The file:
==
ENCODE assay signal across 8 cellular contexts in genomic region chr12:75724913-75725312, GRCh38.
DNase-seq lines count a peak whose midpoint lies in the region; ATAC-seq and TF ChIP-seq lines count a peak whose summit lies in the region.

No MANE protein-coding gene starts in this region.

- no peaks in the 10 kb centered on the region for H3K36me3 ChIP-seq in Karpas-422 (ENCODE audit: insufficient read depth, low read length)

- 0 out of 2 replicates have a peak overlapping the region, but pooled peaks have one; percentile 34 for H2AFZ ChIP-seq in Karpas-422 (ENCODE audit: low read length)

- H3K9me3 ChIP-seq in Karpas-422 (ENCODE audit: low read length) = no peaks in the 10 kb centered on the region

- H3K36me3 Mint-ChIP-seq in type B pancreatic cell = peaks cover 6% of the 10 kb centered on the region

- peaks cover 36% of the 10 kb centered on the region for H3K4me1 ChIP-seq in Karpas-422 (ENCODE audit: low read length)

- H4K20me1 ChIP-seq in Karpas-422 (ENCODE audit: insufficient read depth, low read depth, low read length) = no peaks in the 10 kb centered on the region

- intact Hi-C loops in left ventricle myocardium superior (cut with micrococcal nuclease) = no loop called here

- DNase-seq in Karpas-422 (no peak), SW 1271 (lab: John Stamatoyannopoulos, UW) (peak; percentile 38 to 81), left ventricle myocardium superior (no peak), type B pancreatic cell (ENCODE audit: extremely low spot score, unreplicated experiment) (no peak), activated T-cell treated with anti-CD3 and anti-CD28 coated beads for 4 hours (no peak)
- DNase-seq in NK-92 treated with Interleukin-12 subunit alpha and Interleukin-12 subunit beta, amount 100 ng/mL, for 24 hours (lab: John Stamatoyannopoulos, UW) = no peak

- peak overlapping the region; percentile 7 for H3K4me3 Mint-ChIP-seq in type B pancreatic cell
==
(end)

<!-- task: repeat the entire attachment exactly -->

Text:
ENCODE assay signal across 8 cellular contexts in genomic region chr12:75724913-75725312, GRCh38.
DNase-seq lines count a peak whose midpoint lies in the region; ATAC-seq and TF ChIP-seq lines count a peak whose summit lies in the region.

No MANE protein-coding gene starts in this region.

- no peaks in the 10 kb centered on the region for H3K36me3 ChIP-seq in Karpas-422 (ENCODE audit: insufficient read depth, low read length)

- 0 out of 2 replicates have a peak overlapping the region, but pooled peaks have one; percentile 34 for H2AFZ ChIP-seq in Karpas-422 (ENCODE audit: low read length)

- H3K9me3 ChIP-seq in Karpas-422 (ENCODE audit: low read length) = no peaks in the 10 kb centered on the region

- H3K36me3 Mint-ChIP-seq in type B pancreatic cell = peaks cover 6% of the 10 kb centered on the region

- peaks cover 36% of the 10 kb centered on the region for H3K4me1 ChIP-seq in Karpas-422 (ENCODE audit: low read length)

- H4K20me1 ChIP-seq in Karpas-422 (ENCODE audit: insufficient read depth, low read depth, low read length) = no peaks in the 10 kb centered on the region

- intact Hi-C loops in left ventricle myocardium superior (cut with micrococcal nuclease) = no loop called here

- DNase-seq in Karpas-422 (no peak), SW 1271 (lab: John Stamatoyannopoulos, UW) (peak; percentile 38 to 81), left ventricle myocardium superior (no peak), type B pancreatic cell (ENCODE audit: extremely low spot score, unreplicated experiment) (no peak), activated T-cell treated with anti-CD3 and anti-CD28 coated beads for 4 hours (no peak)
- DNase-seq in NK-92 treated with Interleukin-12 subunit alpha and Interleukin-12 subunit beta, amount 100 ng/mL, for 24 hours (lab: John Stamatoyannopoulos, UW) = no peak

- peak overlapping the region; percentile 7 for H3K4me3 Mint-ChIP-seq in type B pancreatic cell